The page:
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International News

United Kingdom: Government Plans Include Sex Education for All Pupils

April 28, 2009

On Monday, the government proposed how personal, social, and health education (PSHE) would be made mandatory in all state secondary schools in England. The most controversial element of the proposal is the plan to make sex education compulsory. Schools Secretary Ed Balls accepted the review and said the proposals will now be subject to consultation.

For the first time, all state secondary schools, including faith-based schools, would have to teach a core curriculum about sex and contraception. Previously, schools had to teach just the basics of reproduction, contraception, and puberty in science classes. The sex education curriculum would begin in primary schools, where pupils would learn about different types of relationships, managing their emotions, and the physical changes that occur during childhood.

The plan includes a clause that allows faith-based schools to deliver the lessons in accord with the "context, values, and ethos" of their religion, the report said. That would give faith schools discretion to take a doctrinal approach regarding matters such as extramarital sex, contraception, and homosexuality. Parents would also retain the right to exclude their child from participation in sex education lessons.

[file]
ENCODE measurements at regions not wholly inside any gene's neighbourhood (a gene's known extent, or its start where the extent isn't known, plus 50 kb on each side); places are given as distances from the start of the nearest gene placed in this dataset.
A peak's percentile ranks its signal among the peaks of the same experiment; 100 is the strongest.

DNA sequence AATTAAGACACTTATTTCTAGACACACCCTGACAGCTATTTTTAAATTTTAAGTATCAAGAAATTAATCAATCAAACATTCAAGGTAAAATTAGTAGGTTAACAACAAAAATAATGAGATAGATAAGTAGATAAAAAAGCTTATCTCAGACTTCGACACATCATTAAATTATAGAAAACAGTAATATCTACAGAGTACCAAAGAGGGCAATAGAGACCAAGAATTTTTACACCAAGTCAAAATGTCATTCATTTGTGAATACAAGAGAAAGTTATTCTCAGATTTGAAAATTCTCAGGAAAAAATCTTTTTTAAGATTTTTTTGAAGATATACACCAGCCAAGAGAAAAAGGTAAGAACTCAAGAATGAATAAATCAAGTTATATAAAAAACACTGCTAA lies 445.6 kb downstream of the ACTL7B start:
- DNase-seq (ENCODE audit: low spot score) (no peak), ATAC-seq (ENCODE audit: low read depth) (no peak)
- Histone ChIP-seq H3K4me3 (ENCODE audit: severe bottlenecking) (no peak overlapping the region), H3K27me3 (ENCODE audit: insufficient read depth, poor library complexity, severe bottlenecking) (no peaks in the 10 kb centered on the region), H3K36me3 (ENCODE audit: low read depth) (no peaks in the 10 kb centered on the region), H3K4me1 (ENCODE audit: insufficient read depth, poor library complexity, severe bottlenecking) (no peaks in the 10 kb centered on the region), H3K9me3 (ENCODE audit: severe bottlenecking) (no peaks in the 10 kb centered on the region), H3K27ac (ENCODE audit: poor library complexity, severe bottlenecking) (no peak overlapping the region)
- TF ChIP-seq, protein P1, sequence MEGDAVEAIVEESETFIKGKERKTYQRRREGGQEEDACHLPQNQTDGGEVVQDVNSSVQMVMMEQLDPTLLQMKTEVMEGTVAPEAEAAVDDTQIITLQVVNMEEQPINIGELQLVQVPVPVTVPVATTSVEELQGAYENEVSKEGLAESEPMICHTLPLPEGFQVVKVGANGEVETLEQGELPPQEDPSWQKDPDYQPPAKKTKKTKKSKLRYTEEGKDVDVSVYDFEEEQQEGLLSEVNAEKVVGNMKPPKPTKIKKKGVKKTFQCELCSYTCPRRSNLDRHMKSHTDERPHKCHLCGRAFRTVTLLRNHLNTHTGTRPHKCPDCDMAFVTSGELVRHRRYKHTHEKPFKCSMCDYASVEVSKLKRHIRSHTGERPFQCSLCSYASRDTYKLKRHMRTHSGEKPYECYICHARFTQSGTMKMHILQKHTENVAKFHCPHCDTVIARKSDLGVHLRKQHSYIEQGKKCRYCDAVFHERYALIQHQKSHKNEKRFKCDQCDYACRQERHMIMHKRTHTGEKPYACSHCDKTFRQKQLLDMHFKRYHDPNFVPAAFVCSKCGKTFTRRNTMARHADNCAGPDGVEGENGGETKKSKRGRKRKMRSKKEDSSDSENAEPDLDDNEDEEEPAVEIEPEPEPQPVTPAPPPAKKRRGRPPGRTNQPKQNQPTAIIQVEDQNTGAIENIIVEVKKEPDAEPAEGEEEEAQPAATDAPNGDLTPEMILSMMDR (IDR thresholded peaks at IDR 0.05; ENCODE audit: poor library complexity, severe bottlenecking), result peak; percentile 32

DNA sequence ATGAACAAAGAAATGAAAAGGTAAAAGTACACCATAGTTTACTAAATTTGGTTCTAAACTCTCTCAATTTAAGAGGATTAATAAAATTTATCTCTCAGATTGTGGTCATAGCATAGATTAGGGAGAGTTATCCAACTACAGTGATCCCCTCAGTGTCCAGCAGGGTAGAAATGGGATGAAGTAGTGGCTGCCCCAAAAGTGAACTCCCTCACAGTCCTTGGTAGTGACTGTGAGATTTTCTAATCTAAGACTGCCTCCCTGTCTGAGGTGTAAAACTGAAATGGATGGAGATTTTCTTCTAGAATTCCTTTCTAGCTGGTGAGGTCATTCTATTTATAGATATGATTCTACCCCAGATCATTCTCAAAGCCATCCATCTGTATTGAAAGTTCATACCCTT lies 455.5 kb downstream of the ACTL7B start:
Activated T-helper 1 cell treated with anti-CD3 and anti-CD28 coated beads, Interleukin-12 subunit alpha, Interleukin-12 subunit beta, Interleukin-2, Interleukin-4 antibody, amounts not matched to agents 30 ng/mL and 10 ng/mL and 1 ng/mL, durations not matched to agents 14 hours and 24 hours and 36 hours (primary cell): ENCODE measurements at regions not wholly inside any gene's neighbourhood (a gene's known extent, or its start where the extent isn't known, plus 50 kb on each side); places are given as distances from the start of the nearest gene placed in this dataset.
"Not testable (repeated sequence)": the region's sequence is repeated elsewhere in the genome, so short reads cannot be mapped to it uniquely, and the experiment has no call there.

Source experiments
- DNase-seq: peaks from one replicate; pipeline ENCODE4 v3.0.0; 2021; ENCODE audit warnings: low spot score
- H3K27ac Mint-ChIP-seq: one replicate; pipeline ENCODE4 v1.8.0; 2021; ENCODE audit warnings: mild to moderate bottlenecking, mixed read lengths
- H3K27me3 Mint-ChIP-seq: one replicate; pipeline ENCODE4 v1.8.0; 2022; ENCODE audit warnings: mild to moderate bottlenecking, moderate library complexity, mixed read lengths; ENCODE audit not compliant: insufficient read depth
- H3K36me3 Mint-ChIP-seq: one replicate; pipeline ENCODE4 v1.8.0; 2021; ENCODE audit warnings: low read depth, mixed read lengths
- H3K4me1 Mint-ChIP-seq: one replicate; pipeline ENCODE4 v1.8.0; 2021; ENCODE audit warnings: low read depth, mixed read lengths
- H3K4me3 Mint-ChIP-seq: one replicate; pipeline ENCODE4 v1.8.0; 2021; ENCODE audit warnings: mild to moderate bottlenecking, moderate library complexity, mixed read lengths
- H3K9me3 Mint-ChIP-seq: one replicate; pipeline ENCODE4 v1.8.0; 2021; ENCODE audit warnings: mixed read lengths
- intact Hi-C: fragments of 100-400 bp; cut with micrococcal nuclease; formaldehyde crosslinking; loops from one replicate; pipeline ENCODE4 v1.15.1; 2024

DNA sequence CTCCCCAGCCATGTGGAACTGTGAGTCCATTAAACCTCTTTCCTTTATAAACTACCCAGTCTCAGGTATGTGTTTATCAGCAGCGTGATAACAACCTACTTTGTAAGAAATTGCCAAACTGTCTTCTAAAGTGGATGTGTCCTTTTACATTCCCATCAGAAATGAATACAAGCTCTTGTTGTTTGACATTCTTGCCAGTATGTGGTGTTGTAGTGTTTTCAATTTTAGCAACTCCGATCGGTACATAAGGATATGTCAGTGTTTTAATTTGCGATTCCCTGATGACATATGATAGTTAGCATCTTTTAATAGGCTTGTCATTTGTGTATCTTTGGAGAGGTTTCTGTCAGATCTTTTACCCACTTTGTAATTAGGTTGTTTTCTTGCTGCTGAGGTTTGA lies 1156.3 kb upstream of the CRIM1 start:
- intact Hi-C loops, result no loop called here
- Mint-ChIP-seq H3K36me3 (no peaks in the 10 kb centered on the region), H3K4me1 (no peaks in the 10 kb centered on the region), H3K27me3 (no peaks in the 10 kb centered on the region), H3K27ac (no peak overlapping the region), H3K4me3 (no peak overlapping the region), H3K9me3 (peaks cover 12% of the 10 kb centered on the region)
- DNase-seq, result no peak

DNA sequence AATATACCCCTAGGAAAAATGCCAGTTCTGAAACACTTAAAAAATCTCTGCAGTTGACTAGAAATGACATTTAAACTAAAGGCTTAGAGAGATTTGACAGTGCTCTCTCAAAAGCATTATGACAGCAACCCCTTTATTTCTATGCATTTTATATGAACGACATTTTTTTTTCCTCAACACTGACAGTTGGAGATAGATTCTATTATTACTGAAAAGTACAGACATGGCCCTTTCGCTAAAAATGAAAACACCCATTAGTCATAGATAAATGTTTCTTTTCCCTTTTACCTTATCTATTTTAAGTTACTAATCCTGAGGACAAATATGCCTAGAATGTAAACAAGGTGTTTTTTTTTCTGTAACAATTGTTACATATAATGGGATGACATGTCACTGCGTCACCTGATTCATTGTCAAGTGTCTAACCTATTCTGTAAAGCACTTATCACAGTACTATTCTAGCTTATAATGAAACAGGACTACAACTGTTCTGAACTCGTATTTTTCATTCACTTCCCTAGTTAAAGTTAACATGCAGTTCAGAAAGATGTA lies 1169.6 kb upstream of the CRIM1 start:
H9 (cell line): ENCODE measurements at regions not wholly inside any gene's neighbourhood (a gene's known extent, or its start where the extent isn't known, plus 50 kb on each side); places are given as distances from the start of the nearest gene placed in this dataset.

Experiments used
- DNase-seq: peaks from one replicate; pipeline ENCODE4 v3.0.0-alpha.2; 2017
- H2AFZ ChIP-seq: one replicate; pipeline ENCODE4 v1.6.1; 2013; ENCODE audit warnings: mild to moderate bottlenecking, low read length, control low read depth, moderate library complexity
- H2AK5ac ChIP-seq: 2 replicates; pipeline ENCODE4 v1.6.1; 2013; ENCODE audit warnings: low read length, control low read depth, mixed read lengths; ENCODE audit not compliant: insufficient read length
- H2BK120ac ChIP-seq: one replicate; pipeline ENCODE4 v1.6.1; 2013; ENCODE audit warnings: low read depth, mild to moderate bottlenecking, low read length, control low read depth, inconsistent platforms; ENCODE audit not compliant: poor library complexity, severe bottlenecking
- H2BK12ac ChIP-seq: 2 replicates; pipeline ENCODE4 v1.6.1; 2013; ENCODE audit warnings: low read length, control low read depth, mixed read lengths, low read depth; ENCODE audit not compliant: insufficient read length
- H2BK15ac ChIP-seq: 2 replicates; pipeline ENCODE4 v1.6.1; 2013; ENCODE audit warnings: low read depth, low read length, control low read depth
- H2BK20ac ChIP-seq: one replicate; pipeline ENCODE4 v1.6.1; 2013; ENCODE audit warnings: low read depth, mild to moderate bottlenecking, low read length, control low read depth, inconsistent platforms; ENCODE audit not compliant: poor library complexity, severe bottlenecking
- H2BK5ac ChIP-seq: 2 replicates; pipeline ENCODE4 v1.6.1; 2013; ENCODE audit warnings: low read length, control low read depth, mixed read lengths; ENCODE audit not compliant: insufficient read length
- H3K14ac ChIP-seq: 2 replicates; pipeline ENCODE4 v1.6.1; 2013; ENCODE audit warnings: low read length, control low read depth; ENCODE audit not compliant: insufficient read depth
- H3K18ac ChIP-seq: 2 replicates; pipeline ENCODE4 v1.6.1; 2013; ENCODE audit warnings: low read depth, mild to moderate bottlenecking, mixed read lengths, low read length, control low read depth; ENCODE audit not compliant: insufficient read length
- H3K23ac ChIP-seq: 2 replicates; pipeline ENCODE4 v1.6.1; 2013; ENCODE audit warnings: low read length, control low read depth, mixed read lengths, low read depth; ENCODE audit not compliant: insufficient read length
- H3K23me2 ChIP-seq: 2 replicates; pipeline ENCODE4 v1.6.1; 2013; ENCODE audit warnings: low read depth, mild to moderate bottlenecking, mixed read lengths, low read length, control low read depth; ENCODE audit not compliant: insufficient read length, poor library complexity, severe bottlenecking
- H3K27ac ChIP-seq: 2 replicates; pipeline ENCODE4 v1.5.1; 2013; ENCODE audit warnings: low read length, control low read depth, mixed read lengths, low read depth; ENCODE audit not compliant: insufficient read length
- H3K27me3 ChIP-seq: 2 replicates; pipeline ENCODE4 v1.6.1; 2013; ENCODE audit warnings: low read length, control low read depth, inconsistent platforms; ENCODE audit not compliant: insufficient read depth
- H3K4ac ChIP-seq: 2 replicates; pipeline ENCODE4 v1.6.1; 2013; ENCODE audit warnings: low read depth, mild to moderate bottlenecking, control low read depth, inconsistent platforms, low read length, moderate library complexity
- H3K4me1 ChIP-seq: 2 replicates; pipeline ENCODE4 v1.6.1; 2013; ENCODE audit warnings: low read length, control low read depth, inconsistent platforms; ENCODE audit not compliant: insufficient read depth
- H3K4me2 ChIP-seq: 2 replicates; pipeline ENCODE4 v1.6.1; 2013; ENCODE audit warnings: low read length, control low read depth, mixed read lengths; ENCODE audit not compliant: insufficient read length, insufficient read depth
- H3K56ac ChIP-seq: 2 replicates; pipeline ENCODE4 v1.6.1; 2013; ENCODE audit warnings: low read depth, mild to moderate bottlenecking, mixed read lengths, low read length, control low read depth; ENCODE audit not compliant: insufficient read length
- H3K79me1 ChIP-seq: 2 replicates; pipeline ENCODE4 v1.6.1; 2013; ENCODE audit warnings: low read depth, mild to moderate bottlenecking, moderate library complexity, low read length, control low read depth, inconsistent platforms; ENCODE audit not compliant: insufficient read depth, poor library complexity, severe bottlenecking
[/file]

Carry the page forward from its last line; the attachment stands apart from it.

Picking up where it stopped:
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"What we're trying to do, and I accept it's difficult, is find a balance between young people having an entitlement to knowledge, facts, information, but where schools -- particularly schools with a particular faith interest or other disposition -- also have a right to put that in the context of their particular institution," said Sir Alasdair Macdonald, head teacher of London's Morpeth school, who led the review.

While Catholic schools welcomed the move, sexual health advocates warned the approach could confuse teenagers.

Back to other news for April 2009

Adapted from:
The Guardian (London)
04.28.2009; Polly Curtis


  
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This article was provided by CDC National Prevention Information Network. It is a part of the publication CDC HIV/Hepatitis/STD/TB Prevention News Update.
 
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